Calcium Cyanamide

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calcium cyanamide

[′kal·sē·əm sī′an·ə‚mīd]
(inorganic chemistry)
CaCN2In pure form, colorless rhombohedral crystals, the commercial form being a gray material containing 55-70% CaCN2; used as a fertilizer, weed killer, and defoliant.
McGraw-Hill Dictionary of Scientific & Technical Terms, 6E, Copyright © 2003 by The McGraw-Hill Companies, Inc.
The following article is from The Great Soviet Encyclopedia (1979). It might be outdated or ideologically biased.

Calcium Cyanamide


CaCN2, the calcium salt of cyanamide (H2N—C≡N, the amide of cyanic acid). Calcium cyanam-ide is a colorless crystalline compound that is soluble in water. It has a melting point of ~1300°C.

Technical-grade calcium cyanamide, which is produced by heating calcium carbide in a stream of nitrogen at 1000°C, is a dark gray powder consisting mainly of calcium cyanamide and carbon; the calcium cyanamide content is 57–60 percent. At 1400°–1500°C, technical-grade calcium cyanamide combines with sodium chloride (NaCl) to form cyanide flux, which in the recent past was the major source of hydrocyanic acid and cyanide salts. The salt sodium cyanide was formed by the reaction 2CaCN2 + 2C + 2NaCl ⇄ CaCl2 + Ca(CN)2 + 2NaCN. For a long time calcium cyanamide was used as a raw material in the production of melamine. Calcium cyanamide is toxic.

Calcium cyanamide is a nitrogenous fertilizer, a defoliant, and a herbicide. Fertilizer-grade calcium cyanamide, which has a nitrogen content of 18–22 percent, is effective in acidic and slightly basic soils when applied during autumn plowing. Calcium cyanamide is not used as a fertilizer in the USSR. It is used for the preharvest removal of leaves from cotton plants and for the elimination of shoots of orache, chickweed, daisies, shepherd’s purse, and other weeds from fields planted with grains and certain vegetables.

The Great Soviet Encyclopedia, 3rd Edition (1970-1979). © 2010 The Gale Group, Inc. All rights reserved.
References in periodicals archive ?
The number of bacteria, actinomycetes and fungi in the rhizospheric soil under quicklime treatment was greater than that under the other treatments, followed by the calcium cyanamide treatment (Table 3).
The quicklime treatment was the most conducive to the growth of microbes with sugar, amino acids, amine, carboxylic acids and copolymers as substrates; the rhizospheric soil in the calcium cyanamide treatment was most conducive to the growth of microbes with copolymers, amino acids, amine and carboxylic acids as substrates and the rhizospheric soil in the CK treatment was the most conducive to the growth of microbes with phenolic acids as the substrate.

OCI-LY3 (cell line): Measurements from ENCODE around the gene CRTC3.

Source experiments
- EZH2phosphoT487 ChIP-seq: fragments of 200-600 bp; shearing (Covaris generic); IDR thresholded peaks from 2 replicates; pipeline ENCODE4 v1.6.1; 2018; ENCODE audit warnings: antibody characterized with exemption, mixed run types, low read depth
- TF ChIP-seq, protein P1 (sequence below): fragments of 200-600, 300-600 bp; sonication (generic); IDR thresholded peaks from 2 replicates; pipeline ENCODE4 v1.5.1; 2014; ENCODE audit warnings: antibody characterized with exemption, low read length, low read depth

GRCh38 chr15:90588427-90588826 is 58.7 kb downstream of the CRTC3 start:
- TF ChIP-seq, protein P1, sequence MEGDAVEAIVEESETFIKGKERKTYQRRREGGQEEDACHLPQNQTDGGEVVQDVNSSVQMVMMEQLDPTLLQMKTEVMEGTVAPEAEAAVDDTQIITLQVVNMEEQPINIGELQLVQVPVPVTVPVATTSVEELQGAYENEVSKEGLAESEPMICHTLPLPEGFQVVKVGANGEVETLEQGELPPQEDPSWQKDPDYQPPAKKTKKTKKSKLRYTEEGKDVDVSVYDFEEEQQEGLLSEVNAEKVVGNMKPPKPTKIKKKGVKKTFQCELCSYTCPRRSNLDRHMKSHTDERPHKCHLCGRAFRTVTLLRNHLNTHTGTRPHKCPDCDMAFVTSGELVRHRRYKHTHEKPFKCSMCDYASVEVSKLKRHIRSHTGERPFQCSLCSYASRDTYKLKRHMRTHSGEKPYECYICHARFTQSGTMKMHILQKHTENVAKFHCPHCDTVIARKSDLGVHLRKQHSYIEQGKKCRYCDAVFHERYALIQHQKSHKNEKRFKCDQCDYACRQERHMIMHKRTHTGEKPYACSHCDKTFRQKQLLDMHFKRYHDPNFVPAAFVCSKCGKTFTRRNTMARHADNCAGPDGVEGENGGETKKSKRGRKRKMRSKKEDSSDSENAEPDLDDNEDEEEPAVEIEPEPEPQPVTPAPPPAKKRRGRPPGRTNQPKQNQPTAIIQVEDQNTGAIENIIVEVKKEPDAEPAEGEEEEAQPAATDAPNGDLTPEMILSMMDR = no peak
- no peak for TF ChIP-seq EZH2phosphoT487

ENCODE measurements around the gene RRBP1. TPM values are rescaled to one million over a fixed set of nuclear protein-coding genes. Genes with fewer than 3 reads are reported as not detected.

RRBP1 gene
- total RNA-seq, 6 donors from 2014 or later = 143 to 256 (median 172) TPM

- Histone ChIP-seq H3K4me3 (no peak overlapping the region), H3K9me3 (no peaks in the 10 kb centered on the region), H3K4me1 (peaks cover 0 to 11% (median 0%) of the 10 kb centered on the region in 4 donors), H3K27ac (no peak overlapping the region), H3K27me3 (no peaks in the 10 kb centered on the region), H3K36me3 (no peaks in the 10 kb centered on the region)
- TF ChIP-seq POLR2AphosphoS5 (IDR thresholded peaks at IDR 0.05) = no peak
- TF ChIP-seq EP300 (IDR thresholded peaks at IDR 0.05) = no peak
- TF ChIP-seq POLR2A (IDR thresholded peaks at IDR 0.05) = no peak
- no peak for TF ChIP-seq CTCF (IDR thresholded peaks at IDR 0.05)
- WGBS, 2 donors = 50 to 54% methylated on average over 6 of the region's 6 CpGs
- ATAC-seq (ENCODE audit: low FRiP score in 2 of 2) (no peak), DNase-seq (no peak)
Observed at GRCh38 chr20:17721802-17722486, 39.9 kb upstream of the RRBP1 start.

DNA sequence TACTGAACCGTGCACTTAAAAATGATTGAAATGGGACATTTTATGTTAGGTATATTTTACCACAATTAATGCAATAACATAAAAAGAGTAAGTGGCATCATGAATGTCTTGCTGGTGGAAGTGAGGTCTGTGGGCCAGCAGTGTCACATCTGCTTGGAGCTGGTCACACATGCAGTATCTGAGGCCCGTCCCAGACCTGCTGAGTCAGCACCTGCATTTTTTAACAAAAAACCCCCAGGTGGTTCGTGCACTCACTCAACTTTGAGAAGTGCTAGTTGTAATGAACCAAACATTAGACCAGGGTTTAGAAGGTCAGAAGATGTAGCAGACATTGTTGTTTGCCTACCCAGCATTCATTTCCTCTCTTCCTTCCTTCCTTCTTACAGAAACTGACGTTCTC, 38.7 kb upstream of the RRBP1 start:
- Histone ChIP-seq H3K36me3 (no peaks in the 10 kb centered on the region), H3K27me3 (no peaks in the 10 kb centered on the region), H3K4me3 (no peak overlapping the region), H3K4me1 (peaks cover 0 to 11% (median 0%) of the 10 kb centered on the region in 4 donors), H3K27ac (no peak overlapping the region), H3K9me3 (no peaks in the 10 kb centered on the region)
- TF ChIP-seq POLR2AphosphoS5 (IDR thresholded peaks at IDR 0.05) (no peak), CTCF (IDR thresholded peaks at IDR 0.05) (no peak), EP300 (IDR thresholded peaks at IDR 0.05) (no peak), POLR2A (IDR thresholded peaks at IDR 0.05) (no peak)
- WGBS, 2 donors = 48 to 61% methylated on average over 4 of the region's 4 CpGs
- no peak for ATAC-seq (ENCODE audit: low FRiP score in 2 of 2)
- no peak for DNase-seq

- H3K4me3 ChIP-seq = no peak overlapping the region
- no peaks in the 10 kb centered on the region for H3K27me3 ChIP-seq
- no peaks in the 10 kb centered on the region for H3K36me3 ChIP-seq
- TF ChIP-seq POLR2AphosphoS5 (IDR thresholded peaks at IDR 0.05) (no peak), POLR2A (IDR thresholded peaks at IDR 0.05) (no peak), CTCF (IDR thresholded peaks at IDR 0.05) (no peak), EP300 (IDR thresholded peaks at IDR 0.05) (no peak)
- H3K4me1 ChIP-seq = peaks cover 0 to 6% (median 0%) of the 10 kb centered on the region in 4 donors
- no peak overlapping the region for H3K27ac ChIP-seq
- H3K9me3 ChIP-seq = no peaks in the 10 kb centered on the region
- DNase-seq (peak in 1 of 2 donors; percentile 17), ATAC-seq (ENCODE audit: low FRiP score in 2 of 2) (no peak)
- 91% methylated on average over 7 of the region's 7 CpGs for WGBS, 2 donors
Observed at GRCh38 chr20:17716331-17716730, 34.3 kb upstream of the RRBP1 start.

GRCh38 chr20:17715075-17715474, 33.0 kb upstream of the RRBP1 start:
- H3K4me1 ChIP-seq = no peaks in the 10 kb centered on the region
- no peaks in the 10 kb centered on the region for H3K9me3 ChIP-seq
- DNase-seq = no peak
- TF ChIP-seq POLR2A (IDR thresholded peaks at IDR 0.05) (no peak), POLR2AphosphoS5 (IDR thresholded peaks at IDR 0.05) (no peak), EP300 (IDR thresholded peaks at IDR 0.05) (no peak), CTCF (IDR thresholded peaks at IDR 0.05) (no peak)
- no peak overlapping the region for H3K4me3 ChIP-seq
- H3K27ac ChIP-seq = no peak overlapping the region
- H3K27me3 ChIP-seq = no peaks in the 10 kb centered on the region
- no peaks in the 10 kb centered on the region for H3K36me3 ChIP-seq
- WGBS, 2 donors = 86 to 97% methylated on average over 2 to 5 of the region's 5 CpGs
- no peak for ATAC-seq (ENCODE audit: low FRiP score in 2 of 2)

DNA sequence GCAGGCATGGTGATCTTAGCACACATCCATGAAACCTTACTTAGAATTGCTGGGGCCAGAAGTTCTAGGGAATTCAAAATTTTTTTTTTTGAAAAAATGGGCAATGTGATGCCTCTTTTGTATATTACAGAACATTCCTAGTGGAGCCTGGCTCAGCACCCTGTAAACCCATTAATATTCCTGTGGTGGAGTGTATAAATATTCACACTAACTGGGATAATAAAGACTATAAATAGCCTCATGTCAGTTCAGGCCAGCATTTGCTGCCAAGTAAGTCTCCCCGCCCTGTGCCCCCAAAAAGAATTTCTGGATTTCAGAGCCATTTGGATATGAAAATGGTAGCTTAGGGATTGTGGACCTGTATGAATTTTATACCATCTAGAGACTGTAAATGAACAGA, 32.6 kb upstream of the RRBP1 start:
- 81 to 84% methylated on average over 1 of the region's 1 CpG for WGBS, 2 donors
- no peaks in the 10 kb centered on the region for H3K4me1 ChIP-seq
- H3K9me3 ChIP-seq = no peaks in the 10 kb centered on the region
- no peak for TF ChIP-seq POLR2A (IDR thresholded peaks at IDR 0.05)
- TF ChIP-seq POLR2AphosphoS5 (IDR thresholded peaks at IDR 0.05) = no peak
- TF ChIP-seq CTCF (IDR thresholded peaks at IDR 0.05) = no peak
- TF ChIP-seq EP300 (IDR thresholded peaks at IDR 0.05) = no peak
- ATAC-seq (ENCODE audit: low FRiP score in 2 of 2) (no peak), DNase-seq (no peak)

Of these, 2 types of carbon sources (D-galacturonic acid and a-D-lactose) were positively correlated with the principal component and soil microbes showed the most efficient utilisation of these carbon sources under calcium cyanamide treatment; the other 3 carbon sources (a-cyclodextrin, 2-hydroxy benzoic acid and L- asparagine) were negatively correlated with the principal component and soil microbes showed the most efficient utilisation of a-cyclodextrin and 2-hydroxy benzoic acid in the CK treatment (Table 5).
The results showed calcium cyanamide and quicklime treatment resulted in a significant increase in these indices (e.g., SIMPSON (J), SHANNON (H), EVENNESS, BRILLOUI) compared with the control, although there were some exceptions (Table 6).
The highest enzymatic activity of cellulase and polyphenol oxidase was measured in the calcium cyanamide treatment and the polyphenol oxidase activity was higher under the quicklime treatment than under the calcium cyanamide or CK treatment.
In this study, the quicklime and calcium cyanamide treatments increased the microbial population and activity in tobacco rhizospheric soil.
However, the application of quicklime, calcium cyanamide and microbial agents were detrimental to the growth of these microbes, indicating that these treatments can reduce the content of phenolic compounds in the soil, which could alleviate the problems associated with consecutive tobacco monoculture.
In conclusion, the quicklime and, to a lesser extent, the calcium cyanamide treatment improved the tobacco rhizospheric microbial population and diversity.
The application of quicklime (900 kg/hm2) and calcium cyanamide (375 kg/hm2) to 6-year continuously cropped tobacco soil can improve the microbial population and microbial functional diversity.
Use of grafting and calcium cyanamide as alternatives to methyl bromide soil fumigation and their effects on growth, yield, quality and Fusarium wilt control in melon.
Grafting and calcium cyanamide as alternatives to methyl bromide for greenhouse eggplant production.